Oracle's 9i database and application server will be delayed by at least five months, according to analyst Gartner.
The vendor unveiled the 9i at its Openworld conference last month, when chief executive Larry Ellison promised that the database would be available in March 2001.
But at the analyst's Symposium/ITxpo in Florida, Betsy Burton, research director at Gartner, said the product would not go into beta for another few months, delaying general availability until at least next August.
However, a representative of Oracle said 9i was scheduled for availability in spring 2001.
Gartner also claimed that the database's much-hyped cache fusion technology, aimed at improved high availability and cluster management, will not be applicable to a large number of Oracle users.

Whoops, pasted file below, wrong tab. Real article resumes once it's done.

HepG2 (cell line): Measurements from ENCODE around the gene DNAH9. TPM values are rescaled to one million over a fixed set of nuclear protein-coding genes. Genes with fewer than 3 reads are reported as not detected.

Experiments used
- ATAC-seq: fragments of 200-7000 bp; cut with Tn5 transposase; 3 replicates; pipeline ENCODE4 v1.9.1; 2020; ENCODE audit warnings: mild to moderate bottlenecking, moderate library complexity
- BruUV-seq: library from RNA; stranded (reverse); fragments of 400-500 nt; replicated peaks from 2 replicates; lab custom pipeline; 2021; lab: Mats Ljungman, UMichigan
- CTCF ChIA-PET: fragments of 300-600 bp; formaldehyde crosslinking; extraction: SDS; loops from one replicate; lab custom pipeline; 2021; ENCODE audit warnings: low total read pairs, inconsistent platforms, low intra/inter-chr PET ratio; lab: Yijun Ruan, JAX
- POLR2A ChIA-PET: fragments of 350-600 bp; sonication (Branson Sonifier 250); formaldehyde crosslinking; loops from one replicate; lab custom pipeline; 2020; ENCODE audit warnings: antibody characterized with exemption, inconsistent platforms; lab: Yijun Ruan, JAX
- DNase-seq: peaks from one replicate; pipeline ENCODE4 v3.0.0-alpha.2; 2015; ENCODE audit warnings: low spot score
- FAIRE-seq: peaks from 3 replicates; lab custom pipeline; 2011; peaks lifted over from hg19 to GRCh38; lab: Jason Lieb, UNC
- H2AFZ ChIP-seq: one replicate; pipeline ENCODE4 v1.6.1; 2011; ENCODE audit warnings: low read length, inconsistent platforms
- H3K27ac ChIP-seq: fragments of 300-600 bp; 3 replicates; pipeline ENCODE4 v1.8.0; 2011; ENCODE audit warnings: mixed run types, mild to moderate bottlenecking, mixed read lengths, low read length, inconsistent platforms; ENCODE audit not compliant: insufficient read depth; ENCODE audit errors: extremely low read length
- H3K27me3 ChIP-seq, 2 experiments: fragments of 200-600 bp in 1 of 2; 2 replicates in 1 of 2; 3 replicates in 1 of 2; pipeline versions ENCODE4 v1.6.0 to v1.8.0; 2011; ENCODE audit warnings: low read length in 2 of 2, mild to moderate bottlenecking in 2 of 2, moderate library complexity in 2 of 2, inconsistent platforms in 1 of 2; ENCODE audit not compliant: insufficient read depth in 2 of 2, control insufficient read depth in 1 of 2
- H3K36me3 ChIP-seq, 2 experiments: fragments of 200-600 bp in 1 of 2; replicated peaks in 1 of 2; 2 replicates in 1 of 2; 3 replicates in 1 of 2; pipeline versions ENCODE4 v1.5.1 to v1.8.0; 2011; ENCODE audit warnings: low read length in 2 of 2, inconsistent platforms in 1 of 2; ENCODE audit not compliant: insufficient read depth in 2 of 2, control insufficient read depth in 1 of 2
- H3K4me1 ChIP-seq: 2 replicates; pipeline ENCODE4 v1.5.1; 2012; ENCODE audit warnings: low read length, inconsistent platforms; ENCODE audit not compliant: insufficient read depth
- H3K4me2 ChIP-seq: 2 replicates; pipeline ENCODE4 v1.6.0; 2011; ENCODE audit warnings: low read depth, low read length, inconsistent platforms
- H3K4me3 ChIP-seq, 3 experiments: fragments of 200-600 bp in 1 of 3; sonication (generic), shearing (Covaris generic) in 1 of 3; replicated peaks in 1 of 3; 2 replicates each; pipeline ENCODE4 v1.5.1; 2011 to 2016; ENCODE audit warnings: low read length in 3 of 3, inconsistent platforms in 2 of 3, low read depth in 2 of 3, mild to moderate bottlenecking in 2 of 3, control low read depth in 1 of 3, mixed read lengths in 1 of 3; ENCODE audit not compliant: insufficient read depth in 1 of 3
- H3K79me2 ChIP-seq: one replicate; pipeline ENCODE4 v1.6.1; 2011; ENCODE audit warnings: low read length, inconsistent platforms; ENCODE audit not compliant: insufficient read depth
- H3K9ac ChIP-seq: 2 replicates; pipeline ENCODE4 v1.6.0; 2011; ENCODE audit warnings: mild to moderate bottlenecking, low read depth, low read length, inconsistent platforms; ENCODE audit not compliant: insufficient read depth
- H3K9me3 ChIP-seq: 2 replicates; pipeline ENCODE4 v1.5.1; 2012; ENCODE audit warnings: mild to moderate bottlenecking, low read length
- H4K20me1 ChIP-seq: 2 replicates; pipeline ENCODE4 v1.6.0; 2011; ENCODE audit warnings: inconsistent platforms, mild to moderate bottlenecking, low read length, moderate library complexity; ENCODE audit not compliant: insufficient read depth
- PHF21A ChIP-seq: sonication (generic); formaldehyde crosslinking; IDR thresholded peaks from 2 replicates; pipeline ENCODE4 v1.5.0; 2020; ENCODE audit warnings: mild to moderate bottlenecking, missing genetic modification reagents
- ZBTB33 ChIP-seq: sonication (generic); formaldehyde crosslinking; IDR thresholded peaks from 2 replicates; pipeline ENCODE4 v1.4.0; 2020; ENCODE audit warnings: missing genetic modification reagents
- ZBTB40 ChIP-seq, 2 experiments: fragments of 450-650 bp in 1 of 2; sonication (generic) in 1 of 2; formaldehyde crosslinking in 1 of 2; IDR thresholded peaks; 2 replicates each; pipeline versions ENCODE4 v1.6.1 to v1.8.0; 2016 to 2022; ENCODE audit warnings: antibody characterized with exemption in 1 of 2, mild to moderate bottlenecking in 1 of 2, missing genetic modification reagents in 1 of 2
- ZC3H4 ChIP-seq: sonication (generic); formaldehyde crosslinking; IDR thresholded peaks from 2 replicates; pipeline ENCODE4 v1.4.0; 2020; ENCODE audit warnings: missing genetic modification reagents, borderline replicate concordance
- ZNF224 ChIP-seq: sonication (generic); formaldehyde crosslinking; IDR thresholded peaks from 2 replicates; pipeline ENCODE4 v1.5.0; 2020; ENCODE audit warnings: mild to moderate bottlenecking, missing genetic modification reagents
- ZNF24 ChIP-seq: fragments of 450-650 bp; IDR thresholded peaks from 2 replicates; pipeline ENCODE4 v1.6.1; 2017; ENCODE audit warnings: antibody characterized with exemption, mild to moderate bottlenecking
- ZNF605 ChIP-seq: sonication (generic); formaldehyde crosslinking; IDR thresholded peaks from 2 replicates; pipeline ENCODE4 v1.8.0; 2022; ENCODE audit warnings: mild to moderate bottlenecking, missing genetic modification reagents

"Ten per cent of Oracle's user base use clustering technologies and less than five per cent use it for high availability, so cache fusion won't apply to a lot of customers," said Burton.
One of Oracle's major challenges is the "lack of depth" to its customer relationship management and enterprise resource planning applications, she said.
Gartner also warned that the cost of Oracle licences will increase "uncontrollably" under the company's controversial Power Unit Pricing scheme introduced last year.
Burton said she believed Oracle has changed its pricing structure because it wants to become an application service provider and a managed service provider.
In these markets, it is common to be paying for the right to use software for a period of time rather than perpetually. However, she warned that this scheme could end up being more costly for users, because the terms might become more expensive when re-negotiating.
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